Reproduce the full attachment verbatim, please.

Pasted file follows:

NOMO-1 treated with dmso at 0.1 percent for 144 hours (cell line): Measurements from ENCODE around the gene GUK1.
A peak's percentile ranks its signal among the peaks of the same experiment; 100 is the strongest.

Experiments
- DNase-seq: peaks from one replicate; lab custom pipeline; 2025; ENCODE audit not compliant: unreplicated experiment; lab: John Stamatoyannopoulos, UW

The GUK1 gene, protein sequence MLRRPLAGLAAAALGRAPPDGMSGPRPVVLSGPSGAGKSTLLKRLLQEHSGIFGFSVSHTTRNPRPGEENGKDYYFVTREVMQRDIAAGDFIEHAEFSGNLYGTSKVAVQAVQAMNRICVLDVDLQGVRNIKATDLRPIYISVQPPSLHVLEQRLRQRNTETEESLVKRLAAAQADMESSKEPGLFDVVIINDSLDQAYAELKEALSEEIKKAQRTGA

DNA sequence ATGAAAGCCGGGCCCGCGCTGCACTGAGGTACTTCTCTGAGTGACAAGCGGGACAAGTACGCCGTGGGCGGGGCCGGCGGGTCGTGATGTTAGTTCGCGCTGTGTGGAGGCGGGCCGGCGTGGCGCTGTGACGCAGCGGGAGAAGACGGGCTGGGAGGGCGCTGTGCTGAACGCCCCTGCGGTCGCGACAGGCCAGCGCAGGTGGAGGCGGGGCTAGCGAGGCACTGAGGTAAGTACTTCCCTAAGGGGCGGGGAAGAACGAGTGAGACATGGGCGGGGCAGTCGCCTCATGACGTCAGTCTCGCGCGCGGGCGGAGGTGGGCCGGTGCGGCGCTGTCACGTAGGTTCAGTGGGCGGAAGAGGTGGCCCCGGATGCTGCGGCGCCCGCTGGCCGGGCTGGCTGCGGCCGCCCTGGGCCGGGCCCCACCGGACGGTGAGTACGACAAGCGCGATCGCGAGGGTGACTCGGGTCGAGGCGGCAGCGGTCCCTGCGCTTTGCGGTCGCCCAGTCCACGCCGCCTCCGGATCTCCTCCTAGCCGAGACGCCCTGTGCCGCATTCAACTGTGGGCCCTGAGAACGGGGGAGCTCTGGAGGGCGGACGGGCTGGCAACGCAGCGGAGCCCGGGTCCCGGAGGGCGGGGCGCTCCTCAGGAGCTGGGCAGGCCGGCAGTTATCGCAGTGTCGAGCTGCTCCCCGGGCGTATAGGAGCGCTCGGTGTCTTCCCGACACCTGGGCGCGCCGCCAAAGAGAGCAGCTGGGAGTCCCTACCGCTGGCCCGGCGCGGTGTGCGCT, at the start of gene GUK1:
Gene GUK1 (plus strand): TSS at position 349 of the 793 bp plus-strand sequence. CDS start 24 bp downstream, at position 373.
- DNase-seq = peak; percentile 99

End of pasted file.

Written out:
NOMO-1 treated with dmso at 0.1 percent for 144 hours (cell line): Measurements from ENCODE around the gene GUK1.
A peak's percentile ranks its signal among the peaks of the same experiment; 100 is the strongest.

Experiments
- DNase-seq: peaks from one replicate; lab custom pipeline; 2025; ENCODE audit not compliant: unreplicated experiment; lab: John Stamatoyannopoulos, UW

The GUK1 gene, protein sequence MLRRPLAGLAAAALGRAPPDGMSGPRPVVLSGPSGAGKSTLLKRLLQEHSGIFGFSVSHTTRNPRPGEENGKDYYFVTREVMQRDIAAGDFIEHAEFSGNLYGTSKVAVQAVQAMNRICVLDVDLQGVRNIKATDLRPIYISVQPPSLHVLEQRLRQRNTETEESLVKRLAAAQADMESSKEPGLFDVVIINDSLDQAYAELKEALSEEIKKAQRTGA

DNA sequence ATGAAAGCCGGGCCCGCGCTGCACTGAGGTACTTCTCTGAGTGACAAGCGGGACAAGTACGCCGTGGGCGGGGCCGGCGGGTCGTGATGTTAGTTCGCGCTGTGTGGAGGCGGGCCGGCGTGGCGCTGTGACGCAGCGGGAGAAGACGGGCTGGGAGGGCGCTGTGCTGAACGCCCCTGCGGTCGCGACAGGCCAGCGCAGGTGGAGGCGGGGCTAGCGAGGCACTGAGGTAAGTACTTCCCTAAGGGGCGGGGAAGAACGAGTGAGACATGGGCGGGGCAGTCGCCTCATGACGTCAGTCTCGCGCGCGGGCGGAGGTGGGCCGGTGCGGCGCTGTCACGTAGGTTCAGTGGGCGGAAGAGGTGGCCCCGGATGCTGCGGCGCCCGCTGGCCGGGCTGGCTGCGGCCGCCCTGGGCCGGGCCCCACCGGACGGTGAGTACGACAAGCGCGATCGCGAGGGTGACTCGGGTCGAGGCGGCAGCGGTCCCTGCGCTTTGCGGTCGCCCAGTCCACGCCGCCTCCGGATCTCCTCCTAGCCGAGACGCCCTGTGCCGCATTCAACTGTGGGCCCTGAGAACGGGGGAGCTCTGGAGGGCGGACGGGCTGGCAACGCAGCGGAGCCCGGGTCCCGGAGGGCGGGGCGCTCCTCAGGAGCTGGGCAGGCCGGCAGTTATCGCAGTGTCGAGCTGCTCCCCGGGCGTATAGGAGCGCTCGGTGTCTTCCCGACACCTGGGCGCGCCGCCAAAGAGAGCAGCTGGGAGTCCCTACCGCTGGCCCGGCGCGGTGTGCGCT, at the start of gene GUK1:
Gene GUK1 (plus strand): TSS at position 349 of the 793 bp plus-strand sequence. CDS start 24 bp downstream, at position 373.
- DNase-seq = peak; percentile 99